So Bates, assuming he maintains his lack of interest in the G League and doesn't go overseas for a year, would head to Michigan State in either 2021 or 2022. Tom Izzo would have a loaded team in 2021-22, with 11 players on next season's roster still expected to be on campus in two seasons. If Bates doesn't get there until 2022-23, there are only five players on next season's roster who will have eligibility that season.

    Why did Bates choose Michigan State?

    It sounds weird, but the Spartans were the only school to really recruit Bates. As mentioned, there was a strong expectation that Bates was going to end up going straight to the NBA -- and that scared off a lot of schools. Not Michigan State, though. Izzo and his staff recruited Bates since seventh grade and maintained consistent contact, showing up at his games and making him a priority. On June 15, the first day college coaches could call 2022 prospects directly, Michigan State was the only school to reach out to Bates.

    "Who said the rule changed? It hasn't changed yet," Elgin Bates said. "If I'm in their shoes, I gotta bet on myself. I gotta be able to at least throw that pitch out there and try. It's like asking a girl on a date. If you don't ask her, you never know what the answer will be. It's unfortunate."

    It was more than that, of course. Bates and his family really connected with Izzo, and Michigan State's pitch was appealing to them.

    "They get all my respect, really," Emoni Bates said. "I love how they coach, Coach Izzo, I like how they focus on defense more than offense. That's a big key in basketball and people don't understand that. On and off the court, he has passion. He's just an amazing guy, overall."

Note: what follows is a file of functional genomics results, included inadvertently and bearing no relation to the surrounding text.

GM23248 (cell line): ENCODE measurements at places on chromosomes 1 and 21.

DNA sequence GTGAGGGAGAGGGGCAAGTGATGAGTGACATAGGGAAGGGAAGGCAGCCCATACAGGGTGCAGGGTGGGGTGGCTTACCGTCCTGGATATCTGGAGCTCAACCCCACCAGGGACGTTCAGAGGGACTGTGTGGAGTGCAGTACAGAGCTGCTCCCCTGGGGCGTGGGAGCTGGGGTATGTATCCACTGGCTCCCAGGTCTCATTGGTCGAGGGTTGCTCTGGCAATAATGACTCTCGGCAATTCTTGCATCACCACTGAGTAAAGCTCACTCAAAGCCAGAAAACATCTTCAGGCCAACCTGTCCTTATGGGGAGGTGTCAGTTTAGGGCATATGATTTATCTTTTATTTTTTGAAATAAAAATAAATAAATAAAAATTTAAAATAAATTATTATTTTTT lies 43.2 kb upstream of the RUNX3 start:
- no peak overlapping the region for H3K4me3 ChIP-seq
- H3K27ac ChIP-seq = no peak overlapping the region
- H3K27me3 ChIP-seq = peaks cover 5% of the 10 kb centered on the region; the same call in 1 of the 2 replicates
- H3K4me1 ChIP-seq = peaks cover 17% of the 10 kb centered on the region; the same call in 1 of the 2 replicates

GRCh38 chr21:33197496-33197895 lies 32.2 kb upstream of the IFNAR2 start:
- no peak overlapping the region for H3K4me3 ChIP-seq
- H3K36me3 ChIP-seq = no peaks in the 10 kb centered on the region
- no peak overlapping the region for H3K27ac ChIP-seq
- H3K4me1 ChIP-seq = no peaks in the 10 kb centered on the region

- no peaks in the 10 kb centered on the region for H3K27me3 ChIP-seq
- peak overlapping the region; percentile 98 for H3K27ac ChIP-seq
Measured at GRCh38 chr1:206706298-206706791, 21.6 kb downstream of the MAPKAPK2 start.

And what's the deal with his new high school?

    Bates spent the first two years of high school at Lincoln High in Ypsilanti, Michigan, but there was always an expectation he would end up transferring to a powerhouse program like Montverde Academy (Florida) or Oak Hill Academy (Virginia) at some point in high school. Instead, Bates will stay close to home -- at a school his father is launching this fall.

    Elgin Bates is opening up a prep school run as a satellite campus to Aim High Academy in Michigan, and he's recruiting some of Emoni's AAU teammates and other top 2022 talent around the country. Elgin told ESPN that all the classes are NCAA certified and approved.

    They plan on playing a national schedule against some of those same high school teams Bates could have transferred to, and they're already expecting 2022 prospects Javaughn Hannah, Shawn Phillips and Dillon Hunter to join the fold.

    How good is Bates? Is his game worthy of all the hype?

    Put simply, yes. In April, Bates was the first sophomore ever to win the Gatorade National Boys Basketball Player of the Year award. He's No. 1 in the ESPN 60 for 2022. He's the No. 1 prospect regardless of class. He's the favorite to be picked No. 1 in whichever NBA draft he ultimately enters.

    When ESPN polled more than a dozen grassroots basketball experts last summer on the best high school prospect since LeBron James, Bates finished in a tie for third, behind Kevin Durant and Greg Oden. Durant and Oden were both in the class of 2006, meaning Bates was considered the best high school prospect in more than 15 years.